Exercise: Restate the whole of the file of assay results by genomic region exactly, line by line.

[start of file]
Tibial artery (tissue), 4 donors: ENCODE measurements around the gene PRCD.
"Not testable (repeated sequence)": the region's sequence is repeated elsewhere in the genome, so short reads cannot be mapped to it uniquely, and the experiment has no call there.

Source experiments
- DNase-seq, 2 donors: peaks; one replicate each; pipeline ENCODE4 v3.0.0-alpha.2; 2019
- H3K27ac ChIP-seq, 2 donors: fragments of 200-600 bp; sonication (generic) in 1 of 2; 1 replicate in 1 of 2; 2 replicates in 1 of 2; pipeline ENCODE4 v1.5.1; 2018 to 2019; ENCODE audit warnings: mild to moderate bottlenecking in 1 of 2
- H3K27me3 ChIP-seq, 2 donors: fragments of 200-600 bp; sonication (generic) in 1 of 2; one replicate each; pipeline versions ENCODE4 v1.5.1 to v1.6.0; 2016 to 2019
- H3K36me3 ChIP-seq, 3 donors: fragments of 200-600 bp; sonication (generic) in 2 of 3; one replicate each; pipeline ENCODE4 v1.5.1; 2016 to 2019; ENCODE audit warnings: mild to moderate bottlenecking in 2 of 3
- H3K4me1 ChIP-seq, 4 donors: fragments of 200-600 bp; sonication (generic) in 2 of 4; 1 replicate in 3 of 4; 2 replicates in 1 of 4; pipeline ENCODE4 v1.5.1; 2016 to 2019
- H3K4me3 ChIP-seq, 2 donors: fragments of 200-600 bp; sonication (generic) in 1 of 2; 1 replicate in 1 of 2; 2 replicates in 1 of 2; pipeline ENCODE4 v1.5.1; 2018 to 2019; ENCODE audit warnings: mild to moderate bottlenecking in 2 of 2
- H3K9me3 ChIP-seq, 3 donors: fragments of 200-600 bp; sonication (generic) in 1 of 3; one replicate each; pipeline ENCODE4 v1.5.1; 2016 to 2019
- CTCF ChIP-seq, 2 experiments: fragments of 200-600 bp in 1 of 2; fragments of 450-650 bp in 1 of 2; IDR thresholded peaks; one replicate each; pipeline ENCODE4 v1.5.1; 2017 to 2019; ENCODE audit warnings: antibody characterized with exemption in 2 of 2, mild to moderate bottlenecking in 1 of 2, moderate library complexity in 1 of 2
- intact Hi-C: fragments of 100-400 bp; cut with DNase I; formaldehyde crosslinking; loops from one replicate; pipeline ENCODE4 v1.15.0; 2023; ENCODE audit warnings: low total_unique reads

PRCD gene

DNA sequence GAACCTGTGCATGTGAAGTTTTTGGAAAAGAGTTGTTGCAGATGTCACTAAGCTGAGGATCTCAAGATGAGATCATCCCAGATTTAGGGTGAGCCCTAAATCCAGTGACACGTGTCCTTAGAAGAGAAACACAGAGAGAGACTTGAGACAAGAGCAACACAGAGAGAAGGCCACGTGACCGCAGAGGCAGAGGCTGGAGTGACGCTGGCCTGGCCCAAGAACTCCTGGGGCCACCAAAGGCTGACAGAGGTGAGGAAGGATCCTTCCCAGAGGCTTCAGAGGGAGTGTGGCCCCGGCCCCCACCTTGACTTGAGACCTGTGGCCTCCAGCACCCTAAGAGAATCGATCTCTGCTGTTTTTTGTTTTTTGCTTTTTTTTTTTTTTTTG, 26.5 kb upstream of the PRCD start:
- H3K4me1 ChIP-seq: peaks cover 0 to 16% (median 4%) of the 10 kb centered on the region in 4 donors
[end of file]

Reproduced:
Tibial artery (tissue), 4 donors: ENCODE measurements around the gene PRCD.
"Not testable (repeated sequence)": the region's sequence is repeated elsewhere in the genome, so short reads cannot be mapped to it uniquely, and the experiment has no call there.

Source experiments
- DNase-seq, 2 donors: peaks; one replicate each; pipeline ENCODE4 v3.0.0-alpha.2; 2019
- H3K27ac ChIP-seq, 2 donors: fragments of 200-600 bp; sonication (generic) in 1 of 2; 1 replicate in 1 of 2; 2 replicates in 1 of 2; pipeline ENCODE4 v1.5.1; 2018 to 2019; ENCODE audit warnings: mild to moderate bottlenecking in 1 of 2
- H3K27me3 ChIP-seq, 2 donors: fragments of 200-600 bp; sonication (generic) in 1 of 2; one replicate each; pipeline versions ENCODE4 v1.5.1 to v1.6.0; 2016 to 2019
- H3K36me3 ChIP-seq, 3 donors: fragments of 200-600 bp; sonication (generic) in 2 of 3; one replicate each; pipeline ENCODE4 v1.5.1; 2016 to 2019; ENCODE audit warnings: mild to moderate bottlenecking in 2 of 3
- H3K4me1 ChIP-seq, 4 donors: fragments of 200-600 bp; sonication (generic) in 2 of 4; 1 replicate in 3 of 4; 2 replicates in 1 of 4; pipeline ENCODE4 v1.5.1; 2016 to 2019
- H3K4me3 ChIP-seq, 2 donors: fragments of 200-600 bp; sonication (generic) in 1 of 2; 1 replicate in 1 of 2; 2 replicates in 1 of 2; pipeline ENCODE4 v1.5.1; 2018 to 2019; ENCODE audit warnings: mild to moderate bottlenecking in 2 of 2
- H3K9me3 ChIP-seq, 3 donors: fragments of 200-600 bp; sonication (generic) in 1 of 3; one replicate each; pipeline ENCODE4 v1.5.1; 2016 to 2019
- CTCF ChIP-seq, 2 experiments: fragments of 200-600 bp in 1 of 2; fragments of 450-650 bp in 1 of 2; IDR thresholded peaks; one replicate each; pipeline ENCODE4 v1.5.1; 2017 to 2019; ENCODE audit warnings: antibody characterized with exemption in 2 of 2, mild to moderate bottlenecking in 1 of 2, moderate library complexity in 1 of 2
- intact Hi-C: fragments of 100-400 bp; cut with DNase I; formaldehyde crosslinking; loops from one replicate; pipeline ENCODE4 v1.15.0; 2023; ENCODE audit warnings: low total_unique reads

PRCD gene

DNA sequence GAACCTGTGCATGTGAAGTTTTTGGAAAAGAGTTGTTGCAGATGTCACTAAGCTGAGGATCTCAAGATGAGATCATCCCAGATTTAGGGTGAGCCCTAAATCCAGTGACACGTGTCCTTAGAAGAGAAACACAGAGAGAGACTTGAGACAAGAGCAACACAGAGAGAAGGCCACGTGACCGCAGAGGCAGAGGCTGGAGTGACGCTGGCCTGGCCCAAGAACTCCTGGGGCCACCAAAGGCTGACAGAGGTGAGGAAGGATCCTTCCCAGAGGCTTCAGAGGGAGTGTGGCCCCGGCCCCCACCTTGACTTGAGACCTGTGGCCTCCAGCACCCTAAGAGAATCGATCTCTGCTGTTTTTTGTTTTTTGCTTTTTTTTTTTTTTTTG, 26.5 kb upstream of the PRCD start:
- H3K4me1 ChIP-seq: peaks cover 0 to 16% (median 4%) of the 10 kb centered on the region in 4 donors